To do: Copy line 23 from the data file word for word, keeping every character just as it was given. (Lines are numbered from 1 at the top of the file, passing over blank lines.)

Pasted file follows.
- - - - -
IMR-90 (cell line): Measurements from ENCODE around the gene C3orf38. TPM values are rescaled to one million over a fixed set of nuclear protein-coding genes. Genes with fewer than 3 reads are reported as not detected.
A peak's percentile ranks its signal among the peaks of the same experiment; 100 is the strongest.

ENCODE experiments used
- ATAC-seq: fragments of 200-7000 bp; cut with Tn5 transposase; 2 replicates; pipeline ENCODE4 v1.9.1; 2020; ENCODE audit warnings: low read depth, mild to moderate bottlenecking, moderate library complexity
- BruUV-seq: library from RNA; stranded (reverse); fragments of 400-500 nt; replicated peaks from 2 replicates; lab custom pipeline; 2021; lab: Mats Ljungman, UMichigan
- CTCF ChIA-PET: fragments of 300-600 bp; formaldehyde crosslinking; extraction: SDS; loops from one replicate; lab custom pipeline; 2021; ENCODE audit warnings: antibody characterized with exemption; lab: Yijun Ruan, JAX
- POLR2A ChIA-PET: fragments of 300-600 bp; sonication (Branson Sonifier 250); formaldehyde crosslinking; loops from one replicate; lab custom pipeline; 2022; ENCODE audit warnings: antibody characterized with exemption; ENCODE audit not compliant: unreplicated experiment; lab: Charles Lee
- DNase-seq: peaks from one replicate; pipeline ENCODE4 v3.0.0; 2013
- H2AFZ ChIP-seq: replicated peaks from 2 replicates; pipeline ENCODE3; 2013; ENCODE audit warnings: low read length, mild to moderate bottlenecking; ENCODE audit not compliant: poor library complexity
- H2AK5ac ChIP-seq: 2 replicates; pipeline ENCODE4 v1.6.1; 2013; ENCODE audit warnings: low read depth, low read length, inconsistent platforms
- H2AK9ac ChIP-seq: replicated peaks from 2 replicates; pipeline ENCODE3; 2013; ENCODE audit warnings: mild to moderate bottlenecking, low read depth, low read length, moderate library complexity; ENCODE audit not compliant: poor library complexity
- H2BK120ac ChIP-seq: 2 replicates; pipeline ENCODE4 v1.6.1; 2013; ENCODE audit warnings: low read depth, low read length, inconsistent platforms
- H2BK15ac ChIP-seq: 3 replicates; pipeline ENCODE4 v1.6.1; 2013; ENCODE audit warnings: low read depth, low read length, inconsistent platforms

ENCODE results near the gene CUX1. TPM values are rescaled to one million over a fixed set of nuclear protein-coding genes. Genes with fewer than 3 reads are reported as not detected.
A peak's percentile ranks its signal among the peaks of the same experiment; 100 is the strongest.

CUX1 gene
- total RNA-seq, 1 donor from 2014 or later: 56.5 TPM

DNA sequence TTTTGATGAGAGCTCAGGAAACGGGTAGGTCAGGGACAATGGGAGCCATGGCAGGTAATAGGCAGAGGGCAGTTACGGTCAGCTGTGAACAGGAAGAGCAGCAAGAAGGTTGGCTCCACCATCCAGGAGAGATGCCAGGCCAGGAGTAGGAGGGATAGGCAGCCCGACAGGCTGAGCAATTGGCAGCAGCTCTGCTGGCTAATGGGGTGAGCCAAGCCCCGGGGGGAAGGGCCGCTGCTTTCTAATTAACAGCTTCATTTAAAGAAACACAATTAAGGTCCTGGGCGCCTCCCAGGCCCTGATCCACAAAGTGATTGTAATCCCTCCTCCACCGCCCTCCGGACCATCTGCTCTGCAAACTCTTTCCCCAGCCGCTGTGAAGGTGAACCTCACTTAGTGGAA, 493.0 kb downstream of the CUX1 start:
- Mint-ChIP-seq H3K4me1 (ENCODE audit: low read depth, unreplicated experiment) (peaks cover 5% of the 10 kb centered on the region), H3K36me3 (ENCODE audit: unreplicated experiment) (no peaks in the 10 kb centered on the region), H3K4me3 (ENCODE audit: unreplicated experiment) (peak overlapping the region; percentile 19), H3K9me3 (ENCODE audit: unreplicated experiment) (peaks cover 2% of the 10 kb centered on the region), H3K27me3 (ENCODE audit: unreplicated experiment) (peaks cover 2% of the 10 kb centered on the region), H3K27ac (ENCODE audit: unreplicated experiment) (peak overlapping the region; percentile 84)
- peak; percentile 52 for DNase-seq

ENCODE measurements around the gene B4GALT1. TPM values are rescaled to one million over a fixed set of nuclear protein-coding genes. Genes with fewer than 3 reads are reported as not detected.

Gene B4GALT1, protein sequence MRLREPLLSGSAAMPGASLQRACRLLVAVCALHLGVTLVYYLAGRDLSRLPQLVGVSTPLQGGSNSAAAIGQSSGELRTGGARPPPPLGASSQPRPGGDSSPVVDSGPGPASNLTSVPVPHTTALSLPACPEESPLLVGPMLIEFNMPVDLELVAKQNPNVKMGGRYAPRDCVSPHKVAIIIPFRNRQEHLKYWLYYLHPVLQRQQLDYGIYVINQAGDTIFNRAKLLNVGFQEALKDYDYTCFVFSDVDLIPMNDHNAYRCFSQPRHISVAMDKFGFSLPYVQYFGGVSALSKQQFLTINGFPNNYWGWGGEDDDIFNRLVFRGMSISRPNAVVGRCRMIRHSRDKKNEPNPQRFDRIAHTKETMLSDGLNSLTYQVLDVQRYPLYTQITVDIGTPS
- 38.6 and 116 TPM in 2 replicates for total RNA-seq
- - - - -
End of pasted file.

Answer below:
- 38.6 and 116 TPM in 2 replicates for total RNA-seq